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And in what sense could he be called wise? Can you please help me in this essay assignment?

  • The entirety of the Apologia is Socrates being incredibly sarcastic to show how ridiculous the trial was. Remember that he could have just said "oh I'll pay a fine and stop teaching" and he would have been let go, but he purposefully told the court that he deserved to be honored and get a pension. This was all sarcastic, he was trying to show the court how ridiculous their conception of justice and the whole trial was. When he goes "listen guys, I'm not saying I'm wise, in fact I'm pretty stupid, but the GODS themselves told me I'm wise. It must be a riddle!" he's being sarcastic. – Not_Here Sep 16 '17 at 18:40
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There's a lot of interesting features to the question.

First, you need to consider how serious Socrates is being vs. how much of a joke he's making of the whole thing. Second, it's important to realize "Socrates" is a character Plato is using and the Apology is largely agreed to not be a factual representation of what's going on (See What did Socrates mean by " there is no more fitting reward than maintenance in the prytaneum"? and Did Plato record actual conversations in his dialogues?).

Building on these two considerations, we can trace the narrative form of Socrates' claim and then ask whether he's being a jerk to the people of Athens or he's just that genuinely inquisitive and naturally trusting of what others tell him. So here's the narrative as Plato writes it (at least on my reading):

  1. Socrates is told that he's the smartest
  2. Socrates denies this based on a "principle of charity" argument that merges these three features:

    • Socrates does not claim to be wise
    • Other people do claim to be wise.
    • Socrates accepts the claims of others at face value.
  3. But this breaks down, because Socrates seeks out to prove the oracle wrong by proving others smart.

  4. Socrates interrogates all of the people who claim to be wise and discovers they don't have any idea what they are talking about.
  5. Ergo, Socrates is forced to conclude he is the wisest because he has the advantage over them of knowing that he does not know anything (whereas they claim to know things).

The face-value reading sounds plausible in a certain way, but it's also quite plausible to view him as never holding the naive belief that the people who said they were smart are not.

If we want to restructure the argument in the terms of modern logic, we would state that he's doing a reductio against the assumption that they are wise and this forces him to recognize them as fools and thus himself as wise insofar as he doesn't make the foolish claim to know things.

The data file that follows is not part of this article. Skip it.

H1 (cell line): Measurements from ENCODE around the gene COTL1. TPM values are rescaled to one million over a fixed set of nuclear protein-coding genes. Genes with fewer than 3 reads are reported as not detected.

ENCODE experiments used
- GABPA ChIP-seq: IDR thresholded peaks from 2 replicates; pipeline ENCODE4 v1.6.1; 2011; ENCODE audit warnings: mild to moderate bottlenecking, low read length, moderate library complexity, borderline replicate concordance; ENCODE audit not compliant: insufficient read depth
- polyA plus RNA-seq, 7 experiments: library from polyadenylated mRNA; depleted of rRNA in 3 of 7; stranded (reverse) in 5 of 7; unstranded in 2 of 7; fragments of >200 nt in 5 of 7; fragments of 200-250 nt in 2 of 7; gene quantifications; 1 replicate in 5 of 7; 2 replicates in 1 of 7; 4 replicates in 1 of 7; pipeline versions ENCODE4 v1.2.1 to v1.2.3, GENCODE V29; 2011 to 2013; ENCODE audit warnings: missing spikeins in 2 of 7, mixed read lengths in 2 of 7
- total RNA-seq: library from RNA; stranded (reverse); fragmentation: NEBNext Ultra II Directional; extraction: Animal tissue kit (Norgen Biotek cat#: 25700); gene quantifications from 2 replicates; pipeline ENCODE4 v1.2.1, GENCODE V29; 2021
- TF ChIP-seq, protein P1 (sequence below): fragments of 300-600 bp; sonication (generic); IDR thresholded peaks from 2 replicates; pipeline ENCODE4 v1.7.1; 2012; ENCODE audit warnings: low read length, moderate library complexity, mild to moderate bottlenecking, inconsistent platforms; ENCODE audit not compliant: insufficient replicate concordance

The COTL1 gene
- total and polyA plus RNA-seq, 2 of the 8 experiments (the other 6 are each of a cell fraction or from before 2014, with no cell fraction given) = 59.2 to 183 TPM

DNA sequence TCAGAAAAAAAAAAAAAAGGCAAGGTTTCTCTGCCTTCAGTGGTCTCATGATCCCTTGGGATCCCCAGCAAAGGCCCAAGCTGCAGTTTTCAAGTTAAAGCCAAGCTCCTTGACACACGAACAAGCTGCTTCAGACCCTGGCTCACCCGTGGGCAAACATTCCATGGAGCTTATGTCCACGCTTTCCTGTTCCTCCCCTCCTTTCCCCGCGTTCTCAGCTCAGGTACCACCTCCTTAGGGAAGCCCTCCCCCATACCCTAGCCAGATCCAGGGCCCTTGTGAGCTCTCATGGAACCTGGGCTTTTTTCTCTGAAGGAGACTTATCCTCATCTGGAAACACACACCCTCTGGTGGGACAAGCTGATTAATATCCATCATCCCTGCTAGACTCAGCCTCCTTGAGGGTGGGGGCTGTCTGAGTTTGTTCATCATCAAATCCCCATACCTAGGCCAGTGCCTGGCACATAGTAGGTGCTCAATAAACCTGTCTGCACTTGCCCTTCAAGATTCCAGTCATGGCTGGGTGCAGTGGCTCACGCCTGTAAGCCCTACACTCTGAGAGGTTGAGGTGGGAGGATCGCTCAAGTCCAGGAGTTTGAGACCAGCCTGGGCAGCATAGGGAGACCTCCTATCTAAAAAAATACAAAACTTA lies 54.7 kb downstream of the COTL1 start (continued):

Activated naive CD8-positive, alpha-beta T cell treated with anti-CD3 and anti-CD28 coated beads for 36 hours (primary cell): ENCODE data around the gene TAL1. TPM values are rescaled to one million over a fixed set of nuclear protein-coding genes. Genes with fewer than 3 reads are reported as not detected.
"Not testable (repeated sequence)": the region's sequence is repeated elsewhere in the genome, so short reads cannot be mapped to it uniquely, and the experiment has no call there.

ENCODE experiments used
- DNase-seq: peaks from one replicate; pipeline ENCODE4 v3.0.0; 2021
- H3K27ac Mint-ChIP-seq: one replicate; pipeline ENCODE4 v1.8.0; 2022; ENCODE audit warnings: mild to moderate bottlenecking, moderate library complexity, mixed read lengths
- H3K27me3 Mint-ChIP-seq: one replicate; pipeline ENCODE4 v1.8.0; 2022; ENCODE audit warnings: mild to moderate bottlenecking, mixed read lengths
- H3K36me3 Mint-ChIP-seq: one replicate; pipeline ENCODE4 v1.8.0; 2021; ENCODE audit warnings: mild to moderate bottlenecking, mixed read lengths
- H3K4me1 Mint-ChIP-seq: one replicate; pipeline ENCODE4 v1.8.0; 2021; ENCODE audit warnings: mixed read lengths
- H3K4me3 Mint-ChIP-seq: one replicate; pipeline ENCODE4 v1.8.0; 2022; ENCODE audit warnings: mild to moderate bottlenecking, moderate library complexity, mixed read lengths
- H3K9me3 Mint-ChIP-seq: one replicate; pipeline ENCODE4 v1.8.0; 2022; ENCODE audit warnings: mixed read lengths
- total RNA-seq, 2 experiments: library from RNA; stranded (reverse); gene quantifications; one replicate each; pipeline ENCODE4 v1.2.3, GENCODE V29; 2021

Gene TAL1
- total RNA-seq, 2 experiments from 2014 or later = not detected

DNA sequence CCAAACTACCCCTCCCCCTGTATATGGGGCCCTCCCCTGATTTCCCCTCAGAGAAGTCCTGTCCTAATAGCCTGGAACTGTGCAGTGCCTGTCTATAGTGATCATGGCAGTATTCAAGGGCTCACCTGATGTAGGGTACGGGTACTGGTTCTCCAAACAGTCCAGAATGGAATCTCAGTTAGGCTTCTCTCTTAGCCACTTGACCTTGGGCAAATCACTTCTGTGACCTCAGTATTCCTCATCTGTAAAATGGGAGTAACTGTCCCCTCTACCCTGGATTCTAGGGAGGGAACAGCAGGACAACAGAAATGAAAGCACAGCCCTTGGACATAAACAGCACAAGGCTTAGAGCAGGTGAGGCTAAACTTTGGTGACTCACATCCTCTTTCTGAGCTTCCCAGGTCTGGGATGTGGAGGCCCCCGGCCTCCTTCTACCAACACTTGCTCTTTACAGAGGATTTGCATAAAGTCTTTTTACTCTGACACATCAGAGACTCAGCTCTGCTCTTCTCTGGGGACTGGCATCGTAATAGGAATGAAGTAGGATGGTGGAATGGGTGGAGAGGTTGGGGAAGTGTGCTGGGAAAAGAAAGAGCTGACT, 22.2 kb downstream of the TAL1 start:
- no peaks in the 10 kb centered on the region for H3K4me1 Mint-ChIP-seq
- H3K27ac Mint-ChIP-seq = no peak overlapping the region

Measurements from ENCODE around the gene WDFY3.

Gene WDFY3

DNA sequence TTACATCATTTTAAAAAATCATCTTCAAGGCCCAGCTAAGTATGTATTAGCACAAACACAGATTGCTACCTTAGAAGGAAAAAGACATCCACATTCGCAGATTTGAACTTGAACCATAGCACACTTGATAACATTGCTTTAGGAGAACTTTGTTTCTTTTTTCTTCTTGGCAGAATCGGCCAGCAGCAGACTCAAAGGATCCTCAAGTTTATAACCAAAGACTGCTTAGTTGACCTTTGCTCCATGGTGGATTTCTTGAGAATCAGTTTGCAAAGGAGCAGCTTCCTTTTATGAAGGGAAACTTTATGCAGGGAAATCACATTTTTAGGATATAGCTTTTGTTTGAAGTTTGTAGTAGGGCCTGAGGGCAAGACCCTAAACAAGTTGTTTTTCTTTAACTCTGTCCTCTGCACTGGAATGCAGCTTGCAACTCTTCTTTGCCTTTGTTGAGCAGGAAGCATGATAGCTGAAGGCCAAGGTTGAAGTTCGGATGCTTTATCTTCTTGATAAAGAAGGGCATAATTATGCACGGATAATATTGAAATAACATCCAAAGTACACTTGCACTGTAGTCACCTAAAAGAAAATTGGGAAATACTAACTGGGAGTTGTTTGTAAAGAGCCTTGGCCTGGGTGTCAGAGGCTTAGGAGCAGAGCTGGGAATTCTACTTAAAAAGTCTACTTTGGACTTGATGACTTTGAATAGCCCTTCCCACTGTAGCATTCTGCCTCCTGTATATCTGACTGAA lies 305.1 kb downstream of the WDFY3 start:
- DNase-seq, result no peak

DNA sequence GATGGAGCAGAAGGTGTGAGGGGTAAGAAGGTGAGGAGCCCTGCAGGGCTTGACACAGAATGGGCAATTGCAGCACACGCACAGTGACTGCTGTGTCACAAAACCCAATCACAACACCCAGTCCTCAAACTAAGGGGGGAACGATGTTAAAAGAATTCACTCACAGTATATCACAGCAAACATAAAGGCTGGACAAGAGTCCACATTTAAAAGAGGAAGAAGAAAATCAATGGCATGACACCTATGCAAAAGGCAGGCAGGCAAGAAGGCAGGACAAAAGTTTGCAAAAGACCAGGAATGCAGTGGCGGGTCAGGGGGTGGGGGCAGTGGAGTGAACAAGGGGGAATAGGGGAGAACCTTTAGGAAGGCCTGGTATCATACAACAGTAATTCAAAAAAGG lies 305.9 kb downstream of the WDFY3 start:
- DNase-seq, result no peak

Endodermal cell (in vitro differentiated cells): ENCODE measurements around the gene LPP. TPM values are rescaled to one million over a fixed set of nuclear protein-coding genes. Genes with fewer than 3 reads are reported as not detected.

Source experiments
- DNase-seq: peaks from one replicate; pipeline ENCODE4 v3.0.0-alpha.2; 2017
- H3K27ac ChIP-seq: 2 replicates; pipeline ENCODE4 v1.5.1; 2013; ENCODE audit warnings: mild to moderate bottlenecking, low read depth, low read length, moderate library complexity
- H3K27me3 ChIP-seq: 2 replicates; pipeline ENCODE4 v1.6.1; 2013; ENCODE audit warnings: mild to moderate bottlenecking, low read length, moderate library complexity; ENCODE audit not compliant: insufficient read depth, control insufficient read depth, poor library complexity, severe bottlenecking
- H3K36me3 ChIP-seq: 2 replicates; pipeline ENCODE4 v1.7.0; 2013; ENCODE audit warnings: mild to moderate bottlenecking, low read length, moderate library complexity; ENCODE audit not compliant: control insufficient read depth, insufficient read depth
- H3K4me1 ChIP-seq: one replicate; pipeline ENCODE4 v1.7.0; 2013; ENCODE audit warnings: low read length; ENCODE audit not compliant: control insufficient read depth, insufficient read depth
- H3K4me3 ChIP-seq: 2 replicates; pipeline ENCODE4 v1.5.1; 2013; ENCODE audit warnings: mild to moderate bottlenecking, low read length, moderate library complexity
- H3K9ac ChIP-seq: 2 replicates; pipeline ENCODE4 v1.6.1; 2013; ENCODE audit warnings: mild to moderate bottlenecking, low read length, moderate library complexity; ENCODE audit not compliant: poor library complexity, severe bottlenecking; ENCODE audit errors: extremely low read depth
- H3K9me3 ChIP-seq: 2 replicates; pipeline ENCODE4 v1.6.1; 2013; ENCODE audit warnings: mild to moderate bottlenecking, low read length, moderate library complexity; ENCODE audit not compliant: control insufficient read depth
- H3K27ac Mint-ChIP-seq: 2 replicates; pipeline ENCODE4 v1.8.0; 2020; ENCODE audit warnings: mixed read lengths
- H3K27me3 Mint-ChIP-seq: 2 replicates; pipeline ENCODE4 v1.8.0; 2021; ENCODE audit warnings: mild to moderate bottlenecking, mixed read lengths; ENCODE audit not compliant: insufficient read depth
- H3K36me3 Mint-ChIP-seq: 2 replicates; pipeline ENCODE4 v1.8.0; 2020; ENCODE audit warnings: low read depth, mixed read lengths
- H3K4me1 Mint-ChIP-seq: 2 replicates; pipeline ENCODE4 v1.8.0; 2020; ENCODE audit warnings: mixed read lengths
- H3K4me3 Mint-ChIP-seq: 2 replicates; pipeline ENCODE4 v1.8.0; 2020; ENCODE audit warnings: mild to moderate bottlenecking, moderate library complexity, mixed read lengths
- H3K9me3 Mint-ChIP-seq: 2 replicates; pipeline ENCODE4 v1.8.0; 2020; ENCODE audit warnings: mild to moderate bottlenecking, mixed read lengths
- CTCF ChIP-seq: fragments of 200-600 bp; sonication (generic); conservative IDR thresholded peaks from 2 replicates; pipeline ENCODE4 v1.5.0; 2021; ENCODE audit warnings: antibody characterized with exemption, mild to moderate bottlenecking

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He could be called wise in starting from the position he knows nothing, and pursuing knowledge as something of worth he does not "own" already - instead of treating knowledge like property, as a kind of status symbol through the appearance of knowing "something", he treated knowledge as something to be gained through rigorous inquiry - and so treated knowledge as something of worth, instead of cheapening it through treating it like some kind of a status object, which, perhaps, was how the sophists treated knowledge, as my understanding is they were hired to train citizens in their art - cheapening knowledge to the position of a status object, instead of as something to be pursued at personal cost because of its inherent value to the individual person. In this sense, Socrates had wisdom, because he knew that knowledge could only be pursued at great personal cost, it could not be bought like property, but rather changed the individual person in his or her pursuit of it. In summary he could be called wise in relation to his approach to the question of knowledge, and in his appreciation of his own ignorance at the beginning of inquiry - he had an appreciation of his own "irrelevance" before the object of knowledge ... in other words, perhaps we could simply say he had an attitude of humility in inquiry (which could easily have been mistaken by others as arrogance, or simply being a nuisance!)

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I am just going to quote wikipedia:

According to Plato's Apology, Socrates' life as the "gadfly" of Athens began when his friend Chaerephon asked the oracle at Delphi if anyone were wiser than Socrates; the Oracle responded that no-one was wiser. Socrates believed the Oracle's response was not correct, because he believed he possessed no wisdom whatsoever. He proceeded to test the riddle by approaching men considered wise by the people of Athens—statesmen, poets, and artisans—in order to refute the Oracle's pronouncement. Questioning them, however, Socrates concluded: while each man thought he knew a great deal and was wise, in fact they knew very little and were not wise at all. Socrates realized the Oracle was correct; while so-called wise men thought themselves wise and yet were not, he himself knew he was not wise at all, which, paradoxically, made him the wiser one since he was the only person aware of his own ignorance. Socrates' paradoxical wisdom made the prominent Athenians he publicly questioned look foolish, turning them against him and leading to accusations of wrongdoing. https://en.wikipedia.org/wiki/Socrates

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    Perhaps Socrates' change of mind showed just how wise he was. It is remarkable how few people know how little they know. – PeterJ Sep 16 '17 at 12:02
  • Fixed that for you... – virmaior Sep 16 '17 at 13:51

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